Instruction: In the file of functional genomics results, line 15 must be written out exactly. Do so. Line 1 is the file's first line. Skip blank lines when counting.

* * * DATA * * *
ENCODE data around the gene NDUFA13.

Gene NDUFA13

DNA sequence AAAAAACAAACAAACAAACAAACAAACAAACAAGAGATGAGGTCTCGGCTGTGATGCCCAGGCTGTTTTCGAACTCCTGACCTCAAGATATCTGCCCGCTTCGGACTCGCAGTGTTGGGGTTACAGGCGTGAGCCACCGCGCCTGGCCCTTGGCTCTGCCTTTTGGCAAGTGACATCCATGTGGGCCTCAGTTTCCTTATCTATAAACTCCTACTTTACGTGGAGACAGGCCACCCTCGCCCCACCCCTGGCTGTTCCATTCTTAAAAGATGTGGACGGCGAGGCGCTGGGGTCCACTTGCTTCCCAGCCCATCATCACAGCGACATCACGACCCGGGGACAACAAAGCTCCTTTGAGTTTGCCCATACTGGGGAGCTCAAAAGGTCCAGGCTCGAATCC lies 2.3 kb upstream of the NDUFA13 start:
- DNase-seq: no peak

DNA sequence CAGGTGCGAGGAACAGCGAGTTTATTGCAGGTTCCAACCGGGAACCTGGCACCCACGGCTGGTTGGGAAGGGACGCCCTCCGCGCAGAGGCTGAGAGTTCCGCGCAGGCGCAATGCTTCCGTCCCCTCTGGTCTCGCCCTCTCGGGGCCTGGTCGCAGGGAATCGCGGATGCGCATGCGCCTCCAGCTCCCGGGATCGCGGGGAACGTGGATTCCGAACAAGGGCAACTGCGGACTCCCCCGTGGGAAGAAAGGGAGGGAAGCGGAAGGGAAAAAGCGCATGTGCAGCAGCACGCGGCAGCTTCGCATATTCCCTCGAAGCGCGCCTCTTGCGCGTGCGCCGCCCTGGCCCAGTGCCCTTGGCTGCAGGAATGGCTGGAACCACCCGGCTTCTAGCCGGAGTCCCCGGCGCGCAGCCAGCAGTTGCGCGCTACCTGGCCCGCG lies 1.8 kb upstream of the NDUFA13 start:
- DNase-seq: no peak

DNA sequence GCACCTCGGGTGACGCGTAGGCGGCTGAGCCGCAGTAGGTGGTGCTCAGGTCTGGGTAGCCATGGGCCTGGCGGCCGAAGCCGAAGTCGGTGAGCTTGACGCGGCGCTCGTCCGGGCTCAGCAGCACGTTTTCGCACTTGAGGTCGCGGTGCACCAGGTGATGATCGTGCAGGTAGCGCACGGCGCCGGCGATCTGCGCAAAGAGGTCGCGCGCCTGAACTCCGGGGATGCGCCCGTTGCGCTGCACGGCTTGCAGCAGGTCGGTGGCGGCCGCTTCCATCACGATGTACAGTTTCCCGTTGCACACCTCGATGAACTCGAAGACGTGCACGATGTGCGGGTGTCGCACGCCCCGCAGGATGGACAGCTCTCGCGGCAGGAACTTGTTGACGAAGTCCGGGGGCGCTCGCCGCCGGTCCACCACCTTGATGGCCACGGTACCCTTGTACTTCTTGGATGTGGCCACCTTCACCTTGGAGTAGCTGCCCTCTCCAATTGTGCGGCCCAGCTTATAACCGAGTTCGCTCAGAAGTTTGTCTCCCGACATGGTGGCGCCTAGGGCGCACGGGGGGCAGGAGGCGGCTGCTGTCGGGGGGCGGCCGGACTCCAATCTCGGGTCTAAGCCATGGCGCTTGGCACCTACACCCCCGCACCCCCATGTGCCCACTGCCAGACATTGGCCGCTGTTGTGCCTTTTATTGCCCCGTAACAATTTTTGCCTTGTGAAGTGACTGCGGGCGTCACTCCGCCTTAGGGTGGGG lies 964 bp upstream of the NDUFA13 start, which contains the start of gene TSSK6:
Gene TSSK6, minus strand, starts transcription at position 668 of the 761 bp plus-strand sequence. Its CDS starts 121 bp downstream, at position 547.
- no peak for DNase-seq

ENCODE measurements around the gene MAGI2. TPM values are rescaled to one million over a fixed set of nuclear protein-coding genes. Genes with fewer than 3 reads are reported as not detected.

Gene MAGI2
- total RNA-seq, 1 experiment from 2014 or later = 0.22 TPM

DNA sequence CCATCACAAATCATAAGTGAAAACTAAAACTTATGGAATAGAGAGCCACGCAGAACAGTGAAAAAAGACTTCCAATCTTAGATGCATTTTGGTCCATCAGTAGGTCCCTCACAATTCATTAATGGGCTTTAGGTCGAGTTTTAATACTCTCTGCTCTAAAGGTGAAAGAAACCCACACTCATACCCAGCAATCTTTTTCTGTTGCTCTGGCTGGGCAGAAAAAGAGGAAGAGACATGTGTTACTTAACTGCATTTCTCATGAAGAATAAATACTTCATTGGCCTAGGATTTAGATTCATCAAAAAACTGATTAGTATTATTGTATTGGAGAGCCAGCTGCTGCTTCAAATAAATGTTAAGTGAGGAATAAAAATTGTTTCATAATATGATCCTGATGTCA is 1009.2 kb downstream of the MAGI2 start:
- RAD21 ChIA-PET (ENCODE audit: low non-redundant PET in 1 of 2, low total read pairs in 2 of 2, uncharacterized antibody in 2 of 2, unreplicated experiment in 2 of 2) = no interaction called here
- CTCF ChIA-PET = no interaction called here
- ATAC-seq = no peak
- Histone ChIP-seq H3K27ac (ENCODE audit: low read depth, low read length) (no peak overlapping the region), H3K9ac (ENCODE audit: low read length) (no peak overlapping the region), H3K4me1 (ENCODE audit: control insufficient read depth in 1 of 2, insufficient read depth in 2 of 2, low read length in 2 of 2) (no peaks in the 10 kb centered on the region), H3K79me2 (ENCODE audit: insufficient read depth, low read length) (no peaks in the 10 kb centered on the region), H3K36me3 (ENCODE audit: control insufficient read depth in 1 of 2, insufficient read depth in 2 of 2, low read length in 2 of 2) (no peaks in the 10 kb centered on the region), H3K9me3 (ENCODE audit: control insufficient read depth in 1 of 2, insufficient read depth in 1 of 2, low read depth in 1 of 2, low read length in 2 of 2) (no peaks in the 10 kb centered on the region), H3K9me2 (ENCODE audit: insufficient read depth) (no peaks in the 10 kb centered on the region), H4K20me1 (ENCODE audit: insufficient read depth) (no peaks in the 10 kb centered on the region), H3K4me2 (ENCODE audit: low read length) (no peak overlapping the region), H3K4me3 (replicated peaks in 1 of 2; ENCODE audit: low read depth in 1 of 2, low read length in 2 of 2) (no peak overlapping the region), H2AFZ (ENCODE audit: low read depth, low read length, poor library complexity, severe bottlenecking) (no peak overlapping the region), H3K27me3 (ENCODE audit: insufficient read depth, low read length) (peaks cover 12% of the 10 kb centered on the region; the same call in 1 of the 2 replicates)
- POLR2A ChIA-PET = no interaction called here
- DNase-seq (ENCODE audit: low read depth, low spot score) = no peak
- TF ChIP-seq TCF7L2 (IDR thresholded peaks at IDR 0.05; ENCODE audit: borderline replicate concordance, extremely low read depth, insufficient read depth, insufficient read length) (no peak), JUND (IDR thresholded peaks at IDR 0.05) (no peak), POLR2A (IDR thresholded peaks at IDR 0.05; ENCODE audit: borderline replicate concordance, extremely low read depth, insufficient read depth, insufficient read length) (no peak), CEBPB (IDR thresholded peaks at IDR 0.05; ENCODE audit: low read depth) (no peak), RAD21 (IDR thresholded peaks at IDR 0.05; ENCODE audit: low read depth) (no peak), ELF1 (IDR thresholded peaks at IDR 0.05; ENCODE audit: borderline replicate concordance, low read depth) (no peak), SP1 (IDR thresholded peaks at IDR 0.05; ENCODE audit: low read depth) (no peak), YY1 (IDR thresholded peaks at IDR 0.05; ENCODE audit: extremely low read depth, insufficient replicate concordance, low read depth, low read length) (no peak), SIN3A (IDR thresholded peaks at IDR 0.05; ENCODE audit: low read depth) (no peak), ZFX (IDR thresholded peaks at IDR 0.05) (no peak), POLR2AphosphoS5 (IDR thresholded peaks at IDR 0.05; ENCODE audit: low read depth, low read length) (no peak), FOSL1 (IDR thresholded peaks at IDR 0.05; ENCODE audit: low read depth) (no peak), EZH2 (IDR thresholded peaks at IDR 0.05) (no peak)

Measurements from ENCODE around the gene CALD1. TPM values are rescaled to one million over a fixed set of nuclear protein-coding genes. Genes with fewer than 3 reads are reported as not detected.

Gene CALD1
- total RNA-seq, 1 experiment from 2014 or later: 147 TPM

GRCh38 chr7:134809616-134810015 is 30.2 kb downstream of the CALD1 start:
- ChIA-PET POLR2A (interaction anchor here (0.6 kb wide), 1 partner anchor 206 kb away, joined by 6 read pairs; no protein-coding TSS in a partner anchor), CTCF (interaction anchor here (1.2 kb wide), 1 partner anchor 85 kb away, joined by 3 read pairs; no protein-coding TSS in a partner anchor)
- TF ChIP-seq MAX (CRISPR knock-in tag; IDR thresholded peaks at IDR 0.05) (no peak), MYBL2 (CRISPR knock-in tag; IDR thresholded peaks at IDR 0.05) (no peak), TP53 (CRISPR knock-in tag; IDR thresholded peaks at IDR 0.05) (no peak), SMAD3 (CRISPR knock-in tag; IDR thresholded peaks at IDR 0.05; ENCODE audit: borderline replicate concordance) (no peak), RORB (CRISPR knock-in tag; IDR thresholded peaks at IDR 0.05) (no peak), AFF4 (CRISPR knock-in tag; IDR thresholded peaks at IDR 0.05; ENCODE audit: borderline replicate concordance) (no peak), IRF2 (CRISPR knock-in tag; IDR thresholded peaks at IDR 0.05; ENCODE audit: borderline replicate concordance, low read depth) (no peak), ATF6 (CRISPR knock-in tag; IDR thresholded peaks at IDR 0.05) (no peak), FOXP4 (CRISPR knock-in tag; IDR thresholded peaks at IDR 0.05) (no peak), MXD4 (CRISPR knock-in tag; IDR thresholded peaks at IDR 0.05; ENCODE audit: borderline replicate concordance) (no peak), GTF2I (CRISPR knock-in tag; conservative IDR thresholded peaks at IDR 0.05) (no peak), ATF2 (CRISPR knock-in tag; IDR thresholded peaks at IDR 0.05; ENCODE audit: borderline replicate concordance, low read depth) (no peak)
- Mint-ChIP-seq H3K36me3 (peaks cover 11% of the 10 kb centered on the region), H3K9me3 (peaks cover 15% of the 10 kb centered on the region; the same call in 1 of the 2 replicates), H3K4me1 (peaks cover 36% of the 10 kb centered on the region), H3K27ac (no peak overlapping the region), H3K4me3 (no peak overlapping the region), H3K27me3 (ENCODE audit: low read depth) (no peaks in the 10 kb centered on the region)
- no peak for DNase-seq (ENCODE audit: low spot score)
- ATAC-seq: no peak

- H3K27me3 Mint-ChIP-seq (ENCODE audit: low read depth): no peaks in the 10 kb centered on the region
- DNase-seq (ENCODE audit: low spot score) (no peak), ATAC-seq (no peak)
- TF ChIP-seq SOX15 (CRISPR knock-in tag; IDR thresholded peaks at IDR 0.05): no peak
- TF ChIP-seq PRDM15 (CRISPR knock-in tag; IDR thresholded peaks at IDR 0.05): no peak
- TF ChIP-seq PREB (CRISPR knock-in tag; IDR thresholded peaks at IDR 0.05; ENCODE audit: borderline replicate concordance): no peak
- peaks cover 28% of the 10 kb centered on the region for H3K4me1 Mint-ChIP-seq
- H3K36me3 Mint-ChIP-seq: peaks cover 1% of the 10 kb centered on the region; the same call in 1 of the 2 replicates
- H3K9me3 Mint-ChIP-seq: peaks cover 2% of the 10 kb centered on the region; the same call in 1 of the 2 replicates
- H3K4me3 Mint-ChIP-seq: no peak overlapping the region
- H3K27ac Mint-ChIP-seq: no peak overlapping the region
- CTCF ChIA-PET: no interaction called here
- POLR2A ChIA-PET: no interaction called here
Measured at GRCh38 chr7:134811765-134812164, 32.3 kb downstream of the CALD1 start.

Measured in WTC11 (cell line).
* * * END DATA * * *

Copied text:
- CTCF ChIA-PET = no interaction called here